We have an 07 Sentra with 63k miles that has been burning oil (no smoke). At the 60k check up everything looked good. At 62.8k needed 3.5 quarts of oil(oil light just came on). Now the mechanic says the car needs an new/rebuilt engine $4-6k. What to do?
give us a LOT more data. It’s pretty strange for an engine to go from great to junk in 2800 miles unless someone screwed something up pretty badly somewhere.
Ok…took my daughter’s car to the mechanic for engine light on (code PO300 random miss fire. Replaced spark plugs, cleared code. The light returned 2 days later. Engine passed cylinder test, engine computer iis in good fuel control. Mode 6 test found no defects.
Hope this information helps.
Are you sure there were no leaks. Something went seriously wrong, did the mechanic tell you where the oil was going or why the engine should be replaced
Yes surprisingly there were no leaks under the car, made us very worried. We thought about going to heavier grade oil, trying an additive (CD-2 etc.)
Our shop ran 2 diagnostic tests: Compression and Leak-down tests
Compression:#1 cylinder: 180 #2: 90 #3: 180 #4: 180
Leak-down: #1: 7% #2: 70% #3: 7% #4: 7%
So based on this the engine needs a new long block/re-manufactured or a used engine??
Hence the $4k-6K range. Ouch any thoughts?
Your #2 cylinder is in bad shape…Your shop can do a “wet” compression and leak-down on that cylinder to determine if its a bad valve or some calamity with the piston and rings…But the heavy oil burning points to broken or stuck rings…
This is VERY unusual in a 3 year old car with only 63K miles…I would have a little chat with a Nissan dealer and see what they have to say about it. Your warranty may be expired but they DO make exceptions now and then…
As Caddyman states get ahold of the dealer.
These engines had problems with the catalytic converter breaking up and being sucked back into the engine ruining the piston rings and causing excessive oil consumption. I do not remember which years had these issues but it was very common if it has the converter in the exhaust manifold.
I’d be reluctant to suggest based on the data so far that the car definitely needs a new engine. It is entirely possible for a blown headgasket to involve an oil passage, in which case oil would be drawn into the combustion chamber and burned. It can do this without an obvious cloud of smoke in the rear view mirror because much of it could be getting captured in the cat converter. That would, by the way, destroy the converter.
The readings from your #2 cylinder suggest either a headgasket breech involving an oil passage or a valve problem wherein a valve is not seating properly. That cylinder could also be pulling oil past the valve stem seal.
I think the next diagnostic step is to pull the valvecover, turn the crank by hand and see if anything on that #2 is not allowing the valves to close, and next pull the head and see what’s going on.
Generally if an oil ring is coked or a cylinder is scored it’ll be having an effect on all four cylinders. Those kinds of problems don;t usually happen to just one cylinder. Since one cylinder is so dramatically different, I’d want to look deeper before makin gany assumptions.
Thanks very much for these responses. We were advised that the engine in the 07 Sentra was a new model, but we are going to start with a discussion with the Nissan dealer and go from there. If they thought the problems barteik mentions with prior Sentras were fixed maybe we can get an “exception” on the table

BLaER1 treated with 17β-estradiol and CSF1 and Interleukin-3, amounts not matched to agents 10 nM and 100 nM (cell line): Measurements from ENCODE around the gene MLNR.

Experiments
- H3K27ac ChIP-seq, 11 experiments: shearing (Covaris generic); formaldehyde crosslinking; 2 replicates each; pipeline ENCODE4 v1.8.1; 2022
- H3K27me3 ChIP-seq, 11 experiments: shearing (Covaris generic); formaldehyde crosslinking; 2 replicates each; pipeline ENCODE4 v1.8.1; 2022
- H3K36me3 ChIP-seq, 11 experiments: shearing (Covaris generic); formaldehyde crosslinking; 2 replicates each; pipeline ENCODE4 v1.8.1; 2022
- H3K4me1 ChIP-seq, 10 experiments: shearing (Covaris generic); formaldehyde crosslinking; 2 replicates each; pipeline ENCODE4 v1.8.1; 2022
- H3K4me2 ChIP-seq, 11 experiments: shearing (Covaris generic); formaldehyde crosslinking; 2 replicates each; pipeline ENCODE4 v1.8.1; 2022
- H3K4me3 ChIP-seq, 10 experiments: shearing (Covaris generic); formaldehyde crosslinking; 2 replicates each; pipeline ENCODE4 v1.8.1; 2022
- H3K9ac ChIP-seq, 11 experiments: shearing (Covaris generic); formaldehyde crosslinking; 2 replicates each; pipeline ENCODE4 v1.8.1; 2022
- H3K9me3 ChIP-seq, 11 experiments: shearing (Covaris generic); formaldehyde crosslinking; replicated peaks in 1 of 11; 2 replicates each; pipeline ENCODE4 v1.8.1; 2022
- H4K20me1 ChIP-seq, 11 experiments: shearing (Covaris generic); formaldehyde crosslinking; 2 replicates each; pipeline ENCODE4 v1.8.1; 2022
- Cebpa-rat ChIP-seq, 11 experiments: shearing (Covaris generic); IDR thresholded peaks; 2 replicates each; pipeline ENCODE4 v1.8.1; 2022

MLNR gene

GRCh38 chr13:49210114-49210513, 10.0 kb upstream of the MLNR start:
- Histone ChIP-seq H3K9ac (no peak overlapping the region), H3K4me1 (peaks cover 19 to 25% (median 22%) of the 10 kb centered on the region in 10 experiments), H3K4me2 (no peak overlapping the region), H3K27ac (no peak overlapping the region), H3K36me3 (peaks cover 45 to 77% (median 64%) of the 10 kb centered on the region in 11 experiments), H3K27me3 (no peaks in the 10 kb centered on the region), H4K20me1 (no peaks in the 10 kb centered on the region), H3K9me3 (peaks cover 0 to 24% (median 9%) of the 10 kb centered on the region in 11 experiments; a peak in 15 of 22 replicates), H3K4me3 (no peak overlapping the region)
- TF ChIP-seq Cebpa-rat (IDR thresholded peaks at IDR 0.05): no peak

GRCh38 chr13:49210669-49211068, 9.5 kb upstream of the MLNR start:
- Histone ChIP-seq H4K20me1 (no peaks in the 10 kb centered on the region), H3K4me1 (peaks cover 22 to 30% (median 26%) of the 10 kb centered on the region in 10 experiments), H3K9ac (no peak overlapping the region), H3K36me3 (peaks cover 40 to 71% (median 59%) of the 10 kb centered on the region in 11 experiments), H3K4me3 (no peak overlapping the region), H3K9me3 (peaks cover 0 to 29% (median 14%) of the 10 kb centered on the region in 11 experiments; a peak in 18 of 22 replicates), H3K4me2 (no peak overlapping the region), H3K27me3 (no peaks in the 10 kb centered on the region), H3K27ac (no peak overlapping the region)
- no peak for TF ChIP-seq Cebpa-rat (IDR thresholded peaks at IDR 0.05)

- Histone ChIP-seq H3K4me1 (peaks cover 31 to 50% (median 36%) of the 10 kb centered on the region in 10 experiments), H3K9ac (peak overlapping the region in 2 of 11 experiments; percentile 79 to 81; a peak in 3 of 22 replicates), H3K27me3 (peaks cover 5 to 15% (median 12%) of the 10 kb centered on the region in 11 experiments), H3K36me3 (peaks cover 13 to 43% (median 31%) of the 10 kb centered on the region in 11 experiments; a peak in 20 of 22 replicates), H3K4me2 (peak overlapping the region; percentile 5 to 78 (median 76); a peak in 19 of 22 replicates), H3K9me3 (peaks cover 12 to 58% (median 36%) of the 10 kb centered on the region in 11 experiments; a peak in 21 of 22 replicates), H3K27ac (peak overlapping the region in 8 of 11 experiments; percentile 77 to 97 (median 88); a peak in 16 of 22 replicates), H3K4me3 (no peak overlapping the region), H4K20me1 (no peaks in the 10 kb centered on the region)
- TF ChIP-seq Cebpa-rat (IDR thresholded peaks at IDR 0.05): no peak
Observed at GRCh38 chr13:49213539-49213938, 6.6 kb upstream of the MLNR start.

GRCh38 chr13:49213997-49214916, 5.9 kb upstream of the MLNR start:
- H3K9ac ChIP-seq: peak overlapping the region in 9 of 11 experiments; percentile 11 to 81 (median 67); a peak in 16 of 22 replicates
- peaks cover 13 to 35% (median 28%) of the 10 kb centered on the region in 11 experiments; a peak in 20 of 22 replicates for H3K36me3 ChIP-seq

You say the oil light came on. Now you need a new engine. Was the car driven with the oil light on? WHY does the mechanic say the car needs a new engine? Is there any mechanical noise? Does the oil light stay on now?
I think 3.5 quarts of oil is all this engine holds. So it ran practically empty. I Think to get any manufacture assistance on the cost of engine replacement your oil change documentation will need to be perfect.
Not saying this is what happened but it only takes forgetting to change the oil once and letting it run low to cause sludge that can damage the engine enough to cause the engine to burn oil. After that if you forget to add oil when its low and the engine runs dry the engine will be ruined.
As The Same Mountainbike suggest have the valve cover pulled, and inspected, alot can be determined from that.
One question. When the car was new did it burn any oil to indicate that it could have been a manufacture defect.
You’re thinking of the Nissan Altima.
All years from 2002 through 2006.
2006 had an additional issue of the pistons and rings being smaller than the cylinder bores in some engines that were sold, and those engines failed real quick.
Is this engine the 2.0 or one of the 2.5 engines?
Do you have all your oil and filter changes documented, or can you get them from your service facility?
These will be needed in order to take the car to Nissan for a warranty repair, which is the only possible outcome that would be worthwhile.
It is indeeed a new engine; the 2.0L Sentra is powered by the (all-aluminum) MR20DE.
w/ a new oil filter, the engine takes 4qt
During the leakdown test your mechanic should have heard air escaping from somewhere when he pumped the cylinder full of air. Did he say where the air was coming out from?? Example: Through the throttle body (Intake valve), through the exhaust system (Exhaust valve), through oil filler cap (Rings, head gasket) That leakdown test should have told the mechanic exactly where the problem is. Did he tell you or is he just condemning the whole engine??
At 3.5 quarts down with the oil light on and seriously low compression on Number Two cylinder that engine has major problems and likely needs rebuilt or replaced.
The OP states it was burning oil, which at such low miles is usually caused by overheating or irregular oil changes. If the hood was never raised in that near 3k miles interval to check the oil it’s likely the oil burning, and the oil, just go away from them.